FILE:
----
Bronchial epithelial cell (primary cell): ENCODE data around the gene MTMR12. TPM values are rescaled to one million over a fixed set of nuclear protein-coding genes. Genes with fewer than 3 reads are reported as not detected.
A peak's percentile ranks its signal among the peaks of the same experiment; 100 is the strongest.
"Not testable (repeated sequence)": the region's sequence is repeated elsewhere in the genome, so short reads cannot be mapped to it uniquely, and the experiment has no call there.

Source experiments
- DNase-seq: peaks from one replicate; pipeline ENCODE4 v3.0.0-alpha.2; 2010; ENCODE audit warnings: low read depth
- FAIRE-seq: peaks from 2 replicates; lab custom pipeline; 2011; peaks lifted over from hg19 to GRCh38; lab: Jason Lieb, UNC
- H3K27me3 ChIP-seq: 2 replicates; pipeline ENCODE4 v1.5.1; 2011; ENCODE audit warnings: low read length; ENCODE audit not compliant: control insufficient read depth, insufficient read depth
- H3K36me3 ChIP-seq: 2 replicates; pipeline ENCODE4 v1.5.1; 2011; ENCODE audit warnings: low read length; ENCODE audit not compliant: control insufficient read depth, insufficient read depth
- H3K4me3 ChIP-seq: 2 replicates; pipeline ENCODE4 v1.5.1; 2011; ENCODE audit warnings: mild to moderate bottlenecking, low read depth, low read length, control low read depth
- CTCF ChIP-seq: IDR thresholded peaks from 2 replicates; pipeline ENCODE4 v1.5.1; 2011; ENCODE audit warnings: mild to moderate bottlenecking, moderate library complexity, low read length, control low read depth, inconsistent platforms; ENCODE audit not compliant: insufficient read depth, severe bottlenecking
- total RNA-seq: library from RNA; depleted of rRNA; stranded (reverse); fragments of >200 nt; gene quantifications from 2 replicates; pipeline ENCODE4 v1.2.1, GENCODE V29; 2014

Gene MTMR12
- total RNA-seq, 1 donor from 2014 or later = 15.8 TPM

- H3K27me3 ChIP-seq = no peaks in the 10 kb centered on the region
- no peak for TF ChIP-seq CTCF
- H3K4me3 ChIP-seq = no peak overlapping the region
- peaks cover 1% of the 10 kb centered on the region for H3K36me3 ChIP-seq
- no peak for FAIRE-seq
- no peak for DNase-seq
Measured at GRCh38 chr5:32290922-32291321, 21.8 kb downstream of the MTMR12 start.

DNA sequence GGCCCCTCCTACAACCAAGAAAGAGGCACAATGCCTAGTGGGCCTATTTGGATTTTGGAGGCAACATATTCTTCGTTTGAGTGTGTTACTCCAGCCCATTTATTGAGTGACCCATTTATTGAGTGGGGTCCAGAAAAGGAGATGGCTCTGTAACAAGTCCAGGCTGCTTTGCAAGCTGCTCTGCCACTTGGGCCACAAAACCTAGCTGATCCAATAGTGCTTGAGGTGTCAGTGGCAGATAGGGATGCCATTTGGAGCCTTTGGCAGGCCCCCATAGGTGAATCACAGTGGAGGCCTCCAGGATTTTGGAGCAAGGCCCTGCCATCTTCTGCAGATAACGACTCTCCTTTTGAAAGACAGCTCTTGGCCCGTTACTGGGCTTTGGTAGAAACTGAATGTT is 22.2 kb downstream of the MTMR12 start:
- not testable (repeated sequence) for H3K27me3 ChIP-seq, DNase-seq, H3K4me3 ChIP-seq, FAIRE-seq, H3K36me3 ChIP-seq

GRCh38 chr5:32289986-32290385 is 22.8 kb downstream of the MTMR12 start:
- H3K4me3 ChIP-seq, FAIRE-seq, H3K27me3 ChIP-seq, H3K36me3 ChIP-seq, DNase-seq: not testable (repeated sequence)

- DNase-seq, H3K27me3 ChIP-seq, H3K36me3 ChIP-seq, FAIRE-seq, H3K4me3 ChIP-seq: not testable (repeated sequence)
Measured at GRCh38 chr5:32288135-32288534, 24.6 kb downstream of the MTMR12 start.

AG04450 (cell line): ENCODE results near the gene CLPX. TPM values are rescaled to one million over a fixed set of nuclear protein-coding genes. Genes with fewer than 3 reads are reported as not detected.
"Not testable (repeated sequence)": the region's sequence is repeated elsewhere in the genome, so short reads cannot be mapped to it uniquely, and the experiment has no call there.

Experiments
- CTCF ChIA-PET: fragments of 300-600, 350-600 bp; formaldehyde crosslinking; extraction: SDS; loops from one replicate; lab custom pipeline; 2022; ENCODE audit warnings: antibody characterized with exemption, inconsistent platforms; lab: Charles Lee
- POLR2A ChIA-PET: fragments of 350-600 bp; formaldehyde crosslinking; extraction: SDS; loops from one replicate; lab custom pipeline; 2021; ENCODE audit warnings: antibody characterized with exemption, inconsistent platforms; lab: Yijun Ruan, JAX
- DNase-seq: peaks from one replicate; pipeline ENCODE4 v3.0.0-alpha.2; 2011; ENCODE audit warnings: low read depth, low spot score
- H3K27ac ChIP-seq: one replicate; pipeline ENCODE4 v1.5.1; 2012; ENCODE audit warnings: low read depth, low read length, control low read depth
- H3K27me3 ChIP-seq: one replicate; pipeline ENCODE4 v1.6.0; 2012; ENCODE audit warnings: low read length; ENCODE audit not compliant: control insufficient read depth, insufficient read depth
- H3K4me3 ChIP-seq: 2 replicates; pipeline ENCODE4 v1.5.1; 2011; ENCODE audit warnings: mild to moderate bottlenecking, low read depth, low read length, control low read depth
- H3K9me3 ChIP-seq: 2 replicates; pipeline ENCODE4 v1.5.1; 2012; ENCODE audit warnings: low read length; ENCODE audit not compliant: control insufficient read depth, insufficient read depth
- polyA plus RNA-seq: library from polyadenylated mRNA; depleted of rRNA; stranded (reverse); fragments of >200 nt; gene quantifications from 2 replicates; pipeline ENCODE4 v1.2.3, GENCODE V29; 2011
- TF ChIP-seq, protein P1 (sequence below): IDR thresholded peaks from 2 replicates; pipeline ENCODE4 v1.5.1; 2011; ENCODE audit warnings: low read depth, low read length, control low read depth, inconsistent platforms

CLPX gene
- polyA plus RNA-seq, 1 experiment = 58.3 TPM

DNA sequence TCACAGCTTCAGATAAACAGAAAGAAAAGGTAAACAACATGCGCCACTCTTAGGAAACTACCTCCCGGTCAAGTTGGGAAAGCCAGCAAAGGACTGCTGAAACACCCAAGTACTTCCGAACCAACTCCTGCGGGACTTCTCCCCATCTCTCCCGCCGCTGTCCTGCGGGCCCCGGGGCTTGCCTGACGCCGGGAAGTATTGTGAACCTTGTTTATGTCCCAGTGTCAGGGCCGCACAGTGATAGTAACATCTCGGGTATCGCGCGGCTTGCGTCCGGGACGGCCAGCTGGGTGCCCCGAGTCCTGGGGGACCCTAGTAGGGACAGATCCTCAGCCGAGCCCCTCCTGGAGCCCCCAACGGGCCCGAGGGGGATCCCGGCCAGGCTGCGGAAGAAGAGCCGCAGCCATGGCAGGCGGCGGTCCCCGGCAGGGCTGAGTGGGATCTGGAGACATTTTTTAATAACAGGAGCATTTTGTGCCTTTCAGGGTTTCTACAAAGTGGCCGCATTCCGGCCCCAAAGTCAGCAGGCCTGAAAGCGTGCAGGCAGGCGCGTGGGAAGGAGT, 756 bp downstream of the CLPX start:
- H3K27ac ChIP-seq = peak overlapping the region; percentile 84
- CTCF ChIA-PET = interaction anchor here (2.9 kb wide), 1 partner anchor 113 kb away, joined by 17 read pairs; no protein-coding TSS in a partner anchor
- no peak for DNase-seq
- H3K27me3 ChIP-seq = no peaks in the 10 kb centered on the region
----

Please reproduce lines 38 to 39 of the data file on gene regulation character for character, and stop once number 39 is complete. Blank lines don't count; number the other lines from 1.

- TF ChIP-seq, protein P1 (sequence below): IDR thresholded peaks from 2 replicates; pipeline ENCODE4 v1.5.1; 2011; ENCODE audit warnings: low read depth, low read length, control low read depth, inconsistent platforms

CLPX gene